The new arrivals went to work, fixing blocks of C-4, an off-white plastic explosive, light and malleable, which came in convenient rectangular blocks, all around the base of the building. Their job was made much easier by the fact that the Garden of Eden’s entire ground level was one giant car park, the parking lots interspersed with stocky, thickset pillars. Tarun monitored the progress of the explosives team as well as those guarding the prisoners inside the van. It was twenty-five minutes past five and the replacement security guards would potentially start arriving in the next fifteen minutes.
‘Sir, we are done,’ Sanket muttered into his mouth-piece.
Twenty feet away, Tarun nodded. ‘Let’s go.’
The van moved off slowly, followed by the explosives team, who walked behind briskly, looking straight ahead and not talking among themselves as workmen often do. However, it didn’t really matter since the streets were still deserted. As soon as they had walked a hundred yards, Tarun took out a bunch of red pamphlets from his pocket and started to drop them on the ground.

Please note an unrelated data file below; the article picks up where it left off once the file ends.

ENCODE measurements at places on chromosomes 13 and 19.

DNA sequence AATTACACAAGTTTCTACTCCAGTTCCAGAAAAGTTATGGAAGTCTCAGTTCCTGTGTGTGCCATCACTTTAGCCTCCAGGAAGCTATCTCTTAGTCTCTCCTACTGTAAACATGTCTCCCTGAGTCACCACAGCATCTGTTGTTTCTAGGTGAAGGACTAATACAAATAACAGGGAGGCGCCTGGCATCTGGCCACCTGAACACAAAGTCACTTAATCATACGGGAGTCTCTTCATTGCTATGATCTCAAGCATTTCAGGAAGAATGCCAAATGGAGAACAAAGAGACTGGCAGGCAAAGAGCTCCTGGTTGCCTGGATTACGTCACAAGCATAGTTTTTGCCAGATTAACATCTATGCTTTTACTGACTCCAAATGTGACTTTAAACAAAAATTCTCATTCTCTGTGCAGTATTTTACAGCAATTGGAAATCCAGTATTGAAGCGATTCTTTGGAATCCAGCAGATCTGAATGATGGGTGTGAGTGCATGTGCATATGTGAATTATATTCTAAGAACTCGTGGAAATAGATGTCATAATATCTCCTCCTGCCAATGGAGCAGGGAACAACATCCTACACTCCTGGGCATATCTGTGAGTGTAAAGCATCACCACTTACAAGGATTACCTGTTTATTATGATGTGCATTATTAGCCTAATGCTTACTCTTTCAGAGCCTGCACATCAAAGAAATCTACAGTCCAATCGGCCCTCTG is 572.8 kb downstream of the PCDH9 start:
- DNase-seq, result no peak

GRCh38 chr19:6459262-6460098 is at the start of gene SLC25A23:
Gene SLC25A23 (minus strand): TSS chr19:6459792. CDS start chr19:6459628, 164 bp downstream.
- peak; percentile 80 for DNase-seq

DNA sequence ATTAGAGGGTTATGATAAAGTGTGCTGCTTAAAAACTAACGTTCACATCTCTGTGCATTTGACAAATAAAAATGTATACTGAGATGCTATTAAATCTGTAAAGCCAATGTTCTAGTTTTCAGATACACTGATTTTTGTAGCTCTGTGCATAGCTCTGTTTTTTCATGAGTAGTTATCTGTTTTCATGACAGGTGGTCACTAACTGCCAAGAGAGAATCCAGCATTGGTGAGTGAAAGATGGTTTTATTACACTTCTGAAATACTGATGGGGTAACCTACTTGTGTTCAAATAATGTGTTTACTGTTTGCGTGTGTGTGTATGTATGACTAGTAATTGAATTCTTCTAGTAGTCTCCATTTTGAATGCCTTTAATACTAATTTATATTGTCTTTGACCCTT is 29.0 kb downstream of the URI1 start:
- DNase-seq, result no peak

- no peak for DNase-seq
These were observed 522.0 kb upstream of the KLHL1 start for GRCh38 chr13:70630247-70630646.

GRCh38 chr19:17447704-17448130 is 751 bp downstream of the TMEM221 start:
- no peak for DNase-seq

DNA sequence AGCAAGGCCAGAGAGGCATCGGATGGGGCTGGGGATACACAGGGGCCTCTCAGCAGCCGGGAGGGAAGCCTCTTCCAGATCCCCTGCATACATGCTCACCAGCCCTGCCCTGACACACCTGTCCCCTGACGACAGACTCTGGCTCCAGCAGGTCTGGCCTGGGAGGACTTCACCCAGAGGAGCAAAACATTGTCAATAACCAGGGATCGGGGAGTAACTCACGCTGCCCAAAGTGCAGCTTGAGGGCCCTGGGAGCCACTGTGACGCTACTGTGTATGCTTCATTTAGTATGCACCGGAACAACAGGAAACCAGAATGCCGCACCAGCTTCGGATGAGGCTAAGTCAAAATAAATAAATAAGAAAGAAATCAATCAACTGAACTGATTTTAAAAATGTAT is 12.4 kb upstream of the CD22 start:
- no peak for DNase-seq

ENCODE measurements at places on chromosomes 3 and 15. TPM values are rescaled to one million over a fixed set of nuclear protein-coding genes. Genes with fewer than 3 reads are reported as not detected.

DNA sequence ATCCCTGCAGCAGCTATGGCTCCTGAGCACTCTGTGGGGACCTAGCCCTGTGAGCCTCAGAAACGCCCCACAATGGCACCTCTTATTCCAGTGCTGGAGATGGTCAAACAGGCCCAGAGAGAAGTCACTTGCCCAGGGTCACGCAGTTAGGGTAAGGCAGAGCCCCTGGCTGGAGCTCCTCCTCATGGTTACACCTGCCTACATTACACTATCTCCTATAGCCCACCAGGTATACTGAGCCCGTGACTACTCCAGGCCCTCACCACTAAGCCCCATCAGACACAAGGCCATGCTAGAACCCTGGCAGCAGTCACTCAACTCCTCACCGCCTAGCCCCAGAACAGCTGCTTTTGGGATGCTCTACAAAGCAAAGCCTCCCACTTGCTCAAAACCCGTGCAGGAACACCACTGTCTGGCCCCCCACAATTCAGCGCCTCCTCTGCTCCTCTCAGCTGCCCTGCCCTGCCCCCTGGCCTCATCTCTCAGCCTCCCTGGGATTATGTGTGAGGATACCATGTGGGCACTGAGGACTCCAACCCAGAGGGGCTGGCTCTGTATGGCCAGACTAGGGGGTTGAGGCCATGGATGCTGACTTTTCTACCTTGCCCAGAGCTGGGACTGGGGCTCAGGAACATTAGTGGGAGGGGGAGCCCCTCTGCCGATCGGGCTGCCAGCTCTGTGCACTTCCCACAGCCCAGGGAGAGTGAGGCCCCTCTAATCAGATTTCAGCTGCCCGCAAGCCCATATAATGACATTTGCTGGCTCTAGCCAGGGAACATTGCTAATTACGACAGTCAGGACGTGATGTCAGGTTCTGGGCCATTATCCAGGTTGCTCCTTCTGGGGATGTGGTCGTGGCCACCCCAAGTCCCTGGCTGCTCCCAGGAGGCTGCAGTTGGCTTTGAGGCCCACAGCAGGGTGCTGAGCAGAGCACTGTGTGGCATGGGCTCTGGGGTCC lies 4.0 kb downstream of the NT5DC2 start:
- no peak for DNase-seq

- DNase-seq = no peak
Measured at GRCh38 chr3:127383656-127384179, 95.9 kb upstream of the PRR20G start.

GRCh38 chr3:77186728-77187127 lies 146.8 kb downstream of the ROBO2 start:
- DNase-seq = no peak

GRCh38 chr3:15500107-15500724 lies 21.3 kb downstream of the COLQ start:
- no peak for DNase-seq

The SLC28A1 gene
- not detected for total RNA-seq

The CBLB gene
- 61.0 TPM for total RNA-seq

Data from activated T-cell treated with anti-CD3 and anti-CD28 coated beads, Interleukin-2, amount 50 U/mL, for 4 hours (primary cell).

As they’d almost reached the end of the street, they saw a man wearing a blue uniform, similar to what the three guards had worn, slowly cycle past them, his eyes still drowsy with sleep. The light brown lathi tethered to the cycle’s handlebar seemed to be as droopy as the cyclist. Sanket gave Tarun an enquiring look and Tarun shook his head. The van turned left onto the main road and parked without any fuss in front of a restaurant which displayed a ‘closed’ sign on its door.
The workmen stood around the van, obscuring the windows. Sanket held the rolled up, discarded uniforms whilst Niranjan held on to a mobile phone as though it was an explosive. Tarun kept staring at his watch and after thirty seconds he said, ‘Niranjan, go on.’ Everyone held their breath as Niranjan took forever to dial a ten-digit number and then press the green button on the mobile handset.
‘It’s ringing,’ he said holding the phone to his ears. Immediately afterwards, there was a very loud explosion, followed by a series of others, which caused a number of men sleeping on the pavements and a few vendors sleeping on their push carts to jump up and run.
‘Oh mother fuckers! The Garden of Eden is no more!’ Sanket shouted melodramatically and Tarun frowned, though Sanket did not notice. The rest of the men said nothing, but their hearts pounded in exultation.